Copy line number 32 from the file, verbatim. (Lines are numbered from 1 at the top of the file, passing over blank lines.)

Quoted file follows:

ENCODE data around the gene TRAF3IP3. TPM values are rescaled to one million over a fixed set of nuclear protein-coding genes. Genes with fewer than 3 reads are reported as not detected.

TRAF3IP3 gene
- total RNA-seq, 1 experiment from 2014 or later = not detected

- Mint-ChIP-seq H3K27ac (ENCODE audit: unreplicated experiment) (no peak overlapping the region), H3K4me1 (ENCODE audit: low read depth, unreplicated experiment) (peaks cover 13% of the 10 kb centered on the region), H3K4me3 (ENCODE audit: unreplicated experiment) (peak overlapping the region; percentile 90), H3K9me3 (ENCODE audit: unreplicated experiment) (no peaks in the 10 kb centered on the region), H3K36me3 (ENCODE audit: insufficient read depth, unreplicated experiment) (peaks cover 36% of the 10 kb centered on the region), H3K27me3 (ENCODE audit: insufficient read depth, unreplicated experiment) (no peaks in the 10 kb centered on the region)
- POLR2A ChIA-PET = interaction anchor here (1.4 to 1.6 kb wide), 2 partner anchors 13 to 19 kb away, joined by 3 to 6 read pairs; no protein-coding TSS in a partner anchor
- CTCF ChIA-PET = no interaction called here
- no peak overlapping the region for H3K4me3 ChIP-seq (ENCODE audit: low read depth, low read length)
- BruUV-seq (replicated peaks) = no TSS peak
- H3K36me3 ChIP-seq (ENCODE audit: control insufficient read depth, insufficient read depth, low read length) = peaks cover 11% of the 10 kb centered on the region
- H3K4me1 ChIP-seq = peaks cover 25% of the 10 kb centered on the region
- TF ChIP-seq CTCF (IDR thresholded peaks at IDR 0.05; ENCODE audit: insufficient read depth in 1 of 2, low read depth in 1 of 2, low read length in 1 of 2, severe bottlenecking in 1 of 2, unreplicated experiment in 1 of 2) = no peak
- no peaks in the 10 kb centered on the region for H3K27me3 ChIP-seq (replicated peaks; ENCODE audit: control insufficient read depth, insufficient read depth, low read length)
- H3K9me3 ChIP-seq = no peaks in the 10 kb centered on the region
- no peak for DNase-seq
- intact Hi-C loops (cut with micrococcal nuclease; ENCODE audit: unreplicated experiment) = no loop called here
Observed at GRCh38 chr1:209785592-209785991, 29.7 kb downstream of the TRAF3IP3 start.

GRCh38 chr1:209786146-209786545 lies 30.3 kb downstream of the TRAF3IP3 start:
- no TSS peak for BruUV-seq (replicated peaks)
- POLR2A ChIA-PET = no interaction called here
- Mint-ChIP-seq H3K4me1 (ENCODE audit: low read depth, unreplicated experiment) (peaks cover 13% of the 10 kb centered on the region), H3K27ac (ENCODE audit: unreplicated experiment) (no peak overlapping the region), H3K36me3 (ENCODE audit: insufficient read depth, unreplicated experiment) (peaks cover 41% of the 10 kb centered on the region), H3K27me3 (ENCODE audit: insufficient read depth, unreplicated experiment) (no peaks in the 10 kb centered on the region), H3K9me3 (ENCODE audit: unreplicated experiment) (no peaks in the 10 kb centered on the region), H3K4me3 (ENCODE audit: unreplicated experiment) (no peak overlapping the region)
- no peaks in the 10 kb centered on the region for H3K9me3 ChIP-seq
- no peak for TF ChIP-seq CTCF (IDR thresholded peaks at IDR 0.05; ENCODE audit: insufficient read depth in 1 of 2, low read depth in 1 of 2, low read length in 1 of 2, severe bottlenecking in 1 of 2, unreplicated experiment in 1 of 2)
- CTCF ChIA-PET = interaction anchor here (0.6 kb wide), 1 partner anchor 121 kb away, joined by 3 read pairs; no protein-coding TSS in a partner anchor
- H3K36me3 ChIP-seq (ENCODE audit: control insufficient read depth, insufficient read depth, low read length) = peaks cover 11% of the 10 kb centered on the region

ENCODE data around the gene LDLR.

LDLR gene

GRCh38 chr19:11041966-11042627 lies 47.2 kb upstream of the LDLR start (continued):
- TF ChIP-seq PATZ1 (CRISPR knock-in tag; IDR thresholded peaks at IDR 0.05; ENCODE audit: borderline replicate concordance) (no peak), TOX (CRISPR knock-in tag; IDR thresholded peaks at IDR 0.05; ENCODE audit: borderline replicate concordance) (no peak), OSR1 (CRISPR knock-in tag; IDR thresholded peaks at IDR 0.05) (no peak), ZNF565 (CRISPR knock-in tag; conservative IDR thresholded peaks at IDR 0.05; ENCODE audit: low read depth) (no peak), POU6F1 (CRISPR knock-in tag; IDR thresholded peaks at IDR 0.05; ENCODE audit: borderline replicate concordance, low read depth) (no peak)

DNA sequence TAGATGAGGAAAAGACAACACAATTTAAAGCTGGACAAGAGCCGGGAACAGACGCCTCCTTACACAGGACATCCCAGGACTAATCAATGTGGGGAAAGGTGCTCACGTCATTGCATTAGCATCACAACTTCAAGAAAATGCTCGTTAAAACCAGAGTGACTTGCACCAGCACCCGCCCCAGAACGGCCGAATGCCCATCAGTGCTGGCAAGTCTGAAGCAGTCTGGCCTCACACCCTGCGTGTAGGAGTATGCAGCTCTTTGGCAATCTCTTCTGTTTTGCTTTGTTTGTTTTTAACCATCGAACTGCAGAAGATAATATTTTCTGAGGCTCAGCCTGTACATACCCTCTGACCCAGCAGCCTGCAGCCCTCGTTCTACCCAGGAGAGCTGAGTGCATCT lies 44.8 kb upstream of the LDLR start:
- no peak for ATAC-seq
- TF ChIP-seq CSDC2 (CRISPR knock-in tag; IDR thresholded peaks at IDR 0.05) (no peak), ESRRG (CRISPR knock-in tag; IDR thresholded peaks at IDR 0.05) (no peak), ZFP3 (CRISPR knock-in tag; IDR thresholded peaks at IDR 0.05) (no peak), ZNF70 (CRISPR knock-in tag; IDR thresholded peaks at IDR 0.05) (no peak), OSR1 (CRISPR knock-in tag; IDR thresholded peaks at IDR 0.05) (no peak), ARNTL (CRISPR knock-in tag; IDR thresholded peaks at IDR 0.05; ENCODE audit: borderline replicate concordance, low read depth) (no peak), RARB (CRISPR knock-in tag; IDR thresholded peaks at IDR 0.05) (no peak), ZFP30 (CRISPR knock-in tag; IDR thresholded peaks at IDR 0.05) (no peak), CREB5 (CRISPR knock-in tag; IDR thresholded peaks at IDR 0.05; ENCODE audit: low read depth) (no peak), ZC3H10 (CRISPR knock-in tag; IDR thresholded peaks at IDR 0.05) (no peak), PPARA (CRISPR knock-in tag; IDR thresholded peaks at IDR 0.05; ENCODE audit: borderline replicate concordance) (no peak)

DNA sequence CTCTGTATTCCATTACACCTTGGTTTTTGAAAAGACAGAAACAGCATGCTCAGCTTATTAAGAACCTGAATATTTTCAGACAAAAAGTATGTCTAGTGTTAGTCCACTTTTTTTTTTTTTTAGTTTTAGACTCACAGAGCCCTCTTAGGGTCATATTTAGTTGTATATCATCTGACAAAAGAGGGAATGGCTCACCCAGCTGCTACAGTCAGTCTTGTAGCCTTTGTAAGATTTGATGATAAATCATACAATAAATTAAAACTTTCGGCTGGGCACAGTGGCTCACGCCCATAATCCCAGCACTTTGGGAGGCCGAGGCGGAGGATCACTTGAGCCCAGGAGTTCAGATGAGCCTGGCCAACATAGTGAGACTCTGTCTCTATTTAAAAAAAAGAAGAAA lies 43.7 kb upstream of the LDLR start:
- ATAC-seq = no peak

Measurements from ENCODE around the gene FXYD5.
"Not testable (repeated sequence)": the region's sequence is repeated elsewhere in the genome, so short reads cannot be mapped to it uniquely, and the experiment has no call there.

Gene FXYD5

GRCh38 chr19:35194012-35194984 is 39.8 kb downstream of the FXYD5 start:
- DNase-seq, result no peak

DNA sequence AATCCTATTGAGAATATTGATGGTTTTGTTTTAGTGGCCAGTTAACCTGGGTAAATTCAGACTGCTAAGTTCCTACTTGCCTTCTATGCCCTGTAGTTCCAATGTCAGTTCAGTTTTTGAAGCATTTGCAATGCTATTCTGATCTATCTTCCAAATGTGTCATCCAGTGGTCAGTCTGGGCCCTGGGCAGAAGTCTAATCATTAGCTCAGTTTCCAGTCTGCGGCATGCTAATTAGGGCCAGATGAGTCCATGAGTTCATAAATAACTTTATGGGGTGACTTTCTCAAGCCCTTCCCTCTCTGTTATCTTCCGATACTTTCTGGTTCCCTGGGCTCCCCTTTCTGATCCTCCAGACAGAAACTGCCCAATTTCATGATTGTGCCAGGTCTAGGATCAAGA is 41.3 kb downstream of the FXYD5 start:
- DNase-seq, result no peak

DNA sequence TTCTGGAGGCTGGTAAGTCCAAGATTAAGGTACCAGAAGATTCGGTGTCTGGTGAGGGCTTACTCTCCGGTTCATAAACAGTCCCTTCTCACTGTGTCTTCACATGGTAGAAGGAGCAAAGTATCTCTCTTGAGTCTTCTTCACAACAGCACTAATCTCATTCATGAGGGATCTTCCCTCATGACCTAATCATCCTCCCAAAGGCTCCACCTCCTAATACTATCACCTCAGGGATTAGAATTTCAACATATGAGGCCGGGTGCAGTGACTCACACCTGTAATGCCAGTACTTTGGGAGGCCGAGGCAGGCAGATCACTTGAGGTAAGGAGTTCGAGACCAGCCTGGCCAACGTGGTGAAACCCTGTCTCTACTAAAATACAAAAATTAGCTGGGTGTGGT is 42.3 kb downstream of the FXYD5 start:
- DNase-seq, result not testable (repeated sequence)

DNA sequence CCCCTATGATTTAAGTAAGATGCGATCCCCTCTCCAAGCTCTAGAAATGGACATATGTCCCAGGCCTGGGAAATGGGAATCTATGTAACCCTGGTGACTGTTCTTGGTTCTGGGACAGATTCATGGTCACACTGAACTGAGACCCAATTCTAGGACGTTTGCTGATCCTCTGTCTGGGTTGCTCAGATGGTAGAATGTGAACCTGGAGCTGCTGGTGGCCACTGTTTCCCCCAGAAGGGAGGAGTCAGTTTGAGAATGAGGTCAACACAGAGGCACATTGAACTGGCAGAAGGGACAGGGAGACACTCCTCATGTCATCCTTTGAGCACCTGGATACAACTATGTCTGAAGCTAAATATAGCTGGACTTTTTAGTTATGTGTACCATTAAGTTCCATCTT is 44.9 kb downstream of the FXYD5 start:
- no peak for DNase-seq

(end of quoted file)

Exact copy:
DNA sequence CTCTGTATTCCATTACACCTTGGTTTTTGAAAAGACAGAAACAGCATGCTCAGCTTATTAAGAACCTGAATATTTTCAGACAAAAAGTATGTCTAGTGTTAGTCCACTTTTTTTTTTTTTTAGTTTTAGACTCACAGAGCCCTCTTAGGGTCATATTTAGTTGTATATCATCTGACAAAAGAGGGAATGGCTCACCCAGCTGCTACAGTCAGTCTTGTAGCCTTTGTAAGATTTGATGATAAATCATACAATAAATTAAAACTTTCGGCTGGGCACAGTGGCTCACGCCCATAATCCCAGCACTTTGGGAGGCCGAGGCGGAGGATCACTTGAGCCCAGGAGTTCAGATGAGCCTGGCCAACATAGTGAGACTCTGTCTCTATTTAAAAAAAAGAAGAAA lies 43.7 kb upstream of the LDLR start: